top of page

Anatomy of Intrusion Related Forced Fold in the offshore Otway Basin, SE Australia

Chinmoy et al., 2022

Magmatic sills emplaced at shallow-levels are commonly associated with bending and uplift of the overburden. Such phenomena result into domed-shaped structures, known as forced folds whose structural architecture is chiefly controlled by the geometry of underlying intrusions. Several models for host-rock deformation have been proposed and are based on elastic bending-related uplift of the associated overburden. However, the importance of inelastic compaction of overburden for accommodating intruded magma volume has remained underestimated. In this study, we document a forced fold developed above magmatic sills intruded at shallow levels into the sedimentary layers of the offshore Otway Basin, southeastern Australia, from high-quality 3D reflection seismic data. The intruded sills S1 and S2 have an average thickness of 81 m and 223 m, and its emplacement uplifted the paleo-seabed to an average amplitude of 93 m. The intruded sill S2 possess larger contribution in bending the overburden, however, the discrepancy (∼65%) between the sill thickness and vertical uplift observed at the paleo-surface, indicates the occurrence of localized host rock deformation caused by pore space collapse and fluidization of shallow buried consolidated sediments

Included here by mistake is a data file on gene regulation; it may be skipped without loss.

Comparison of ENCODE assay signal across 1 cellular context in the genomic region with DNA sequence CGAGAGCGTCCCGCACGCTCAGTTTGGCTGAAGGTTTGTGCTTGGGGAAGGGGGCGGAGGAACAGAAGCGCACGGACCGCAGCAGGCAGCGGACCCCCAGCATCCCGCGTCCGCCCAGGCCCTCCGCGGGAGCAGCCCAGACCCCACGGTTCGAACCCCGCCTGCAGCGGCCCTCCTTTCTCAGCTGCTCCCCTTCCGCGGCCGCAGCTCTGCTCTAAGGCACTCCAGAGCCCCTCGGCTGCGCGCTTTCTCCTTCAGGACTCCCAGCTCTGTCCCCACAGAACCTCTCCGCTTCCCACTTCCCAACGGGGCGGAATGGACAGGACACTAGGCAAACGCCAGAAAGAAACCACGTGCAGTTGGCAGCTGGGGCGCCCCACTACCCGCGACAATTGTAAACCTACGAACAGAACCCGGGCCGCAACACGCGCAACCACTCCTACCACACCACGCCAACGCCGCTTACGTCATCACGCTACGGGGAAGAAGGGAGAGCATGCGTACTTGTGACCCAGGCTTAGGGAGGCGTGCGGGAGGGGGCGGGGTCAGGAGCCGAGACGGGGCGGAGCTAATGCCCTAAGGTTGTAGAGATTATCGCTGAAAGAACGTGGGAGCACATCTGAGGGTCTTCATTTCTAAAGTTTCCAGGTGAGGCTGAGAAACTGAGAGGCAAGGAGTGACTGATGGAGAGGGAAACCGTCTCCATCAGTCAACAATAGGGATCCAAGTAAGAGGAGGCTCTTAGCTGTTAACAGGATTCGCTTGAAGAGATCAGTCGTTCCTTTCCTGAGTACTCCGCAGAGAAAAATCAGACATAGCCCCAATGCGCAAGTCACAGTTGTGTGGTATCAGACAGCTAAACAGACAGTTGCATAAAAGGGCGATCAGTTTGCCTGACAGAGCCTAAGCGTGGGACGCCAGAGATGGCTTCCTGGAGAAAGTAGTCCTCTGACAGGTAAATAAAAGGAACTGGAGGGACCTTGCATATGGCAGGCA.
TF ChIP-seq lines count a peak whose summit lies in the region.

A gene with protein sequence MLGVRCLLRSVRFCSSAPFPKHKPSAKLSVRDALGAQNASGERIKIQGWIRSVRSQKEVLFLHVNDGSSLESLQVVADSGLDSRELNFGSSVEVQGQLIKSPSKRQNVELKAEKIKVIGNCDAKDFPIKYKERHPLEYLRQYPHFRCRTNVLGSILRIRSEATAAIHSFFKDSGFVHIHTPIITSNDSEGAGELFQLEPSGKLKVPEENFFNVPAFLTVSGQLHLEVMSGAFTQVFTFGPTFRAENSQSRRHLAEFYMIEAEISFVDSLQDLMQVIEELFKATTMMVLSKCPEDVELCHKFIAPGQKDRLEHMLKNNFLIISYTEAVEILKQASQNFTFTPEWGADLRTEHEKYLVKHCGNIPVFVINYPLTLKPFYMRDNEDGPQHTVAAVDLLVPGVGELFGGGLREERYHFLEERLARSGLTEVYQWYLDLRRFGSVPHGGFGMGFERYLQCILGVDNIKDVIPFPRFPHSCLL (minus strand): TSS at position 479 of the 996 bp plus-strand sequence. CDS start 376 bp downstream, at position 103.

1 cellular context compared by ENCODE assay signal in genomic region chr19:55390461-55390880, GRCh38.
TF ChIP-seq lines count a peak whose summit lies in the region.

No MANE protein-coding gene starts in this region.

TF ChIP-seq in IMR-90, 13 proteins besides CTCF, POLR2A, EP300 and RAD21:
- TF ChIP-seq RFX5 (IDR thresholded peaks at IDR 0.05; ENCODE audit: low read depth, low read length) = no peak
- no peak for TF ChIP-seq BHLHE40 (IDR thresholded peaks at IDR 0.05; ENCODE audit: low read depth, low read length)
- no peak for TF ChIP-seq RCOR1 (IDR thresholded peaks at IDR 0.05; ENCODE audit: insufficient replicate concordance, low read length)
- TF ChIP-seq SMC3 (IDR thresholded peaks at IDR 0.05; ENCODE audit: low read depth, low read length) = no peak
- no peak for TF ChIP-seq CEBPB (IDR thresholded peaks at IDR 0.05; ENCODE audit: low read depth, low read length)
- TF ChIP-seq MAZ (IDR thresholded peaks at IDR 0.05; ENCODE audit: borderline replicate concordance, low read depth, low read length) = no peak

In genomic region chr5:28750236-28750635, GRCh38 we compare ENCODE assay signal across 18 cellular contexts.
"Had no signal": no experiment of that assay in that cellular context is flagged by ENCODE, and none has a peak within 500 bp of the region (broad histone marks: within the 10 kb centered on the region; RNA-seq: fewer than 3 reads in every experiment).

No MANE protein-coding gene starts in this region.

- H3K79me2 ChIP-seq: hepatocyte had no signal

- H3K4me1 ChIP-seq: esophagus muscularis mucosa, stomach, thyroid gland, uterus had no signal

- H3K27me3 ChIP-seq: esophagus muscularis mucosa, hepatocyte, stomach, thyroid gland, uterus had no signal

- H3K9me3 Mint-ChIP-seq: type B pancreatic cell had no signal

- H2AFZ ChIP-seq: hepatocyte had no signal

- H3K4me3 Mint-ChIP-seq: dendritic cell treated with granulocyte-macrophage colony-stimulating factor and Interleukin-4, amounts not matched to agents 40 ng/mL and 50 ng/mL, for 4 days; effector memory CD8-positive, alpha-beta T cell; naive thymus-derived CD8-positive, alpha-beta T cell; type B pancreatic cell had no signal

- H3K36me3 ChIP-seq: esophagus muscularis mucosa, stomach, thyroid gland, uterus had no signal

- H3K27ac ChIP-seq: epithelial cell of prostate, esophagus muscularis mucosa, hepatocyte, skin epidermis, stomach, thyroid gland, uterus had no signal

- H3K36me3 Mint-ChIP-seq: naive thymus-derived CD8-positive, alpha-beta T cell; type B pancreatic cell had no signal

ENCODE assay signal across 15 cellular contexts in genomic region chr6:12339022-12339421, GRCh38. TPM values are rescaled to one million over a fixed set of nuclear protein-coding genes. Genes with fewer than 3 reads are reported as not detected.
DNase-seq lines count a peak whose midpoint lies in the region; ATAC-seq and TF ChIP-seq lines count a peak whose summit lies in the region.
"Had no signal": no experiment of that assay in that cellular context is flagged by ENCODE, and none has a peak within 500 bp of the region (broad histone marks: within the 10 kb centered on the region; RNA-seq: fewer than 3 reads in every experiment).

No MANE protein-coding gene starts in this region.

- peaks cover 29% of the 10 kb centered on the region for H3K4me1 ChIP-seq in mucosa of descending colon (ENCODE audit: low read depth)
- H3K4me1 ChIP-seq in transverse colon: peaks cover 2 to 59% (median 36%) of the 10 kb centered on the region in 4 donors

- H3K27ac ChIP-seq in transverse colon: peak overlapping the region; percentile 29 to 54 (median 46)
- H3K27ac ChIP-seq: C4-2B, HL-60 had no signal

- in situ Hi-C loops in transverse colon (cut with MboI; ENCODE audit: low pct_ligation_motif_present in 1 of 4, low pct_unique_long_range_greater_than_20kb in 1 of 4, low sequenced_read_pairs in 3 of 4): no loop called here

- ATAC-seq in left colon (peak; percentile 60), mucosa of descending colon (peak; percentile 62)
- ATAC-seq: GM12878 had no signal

In addition, we assume that the imaged igneous sill may include flakes of sedimentary rocks, which caused an overestimation of the sill thickness, using the widely accepted seismic velocity for mafic intrusions. Our observations imply that porosity reduction due to compaction of both proximal syn-emplacement and post-emplacement sediments, could play a vital role in accommodating this intrusion within the associated stratigraphic succession. Thus, our study provides critical insights into the compaction-related mechanism involved in overburden deformation as a result of sill intrusion.

This publication was led by Priyadarshi Chinmoy Kumar (Wadia Institute of Himalayan Geology, Dehradun, India). Yakufu Niyazi and Daniel Ierodiaconou from our group contributed to the publication.

Congrats to all the authors and the DU Marine Mapping Group!

To read the full article, click here.

Last edited on the July 30th, 2022.


Featured Posts
Search By Tags
bottom of page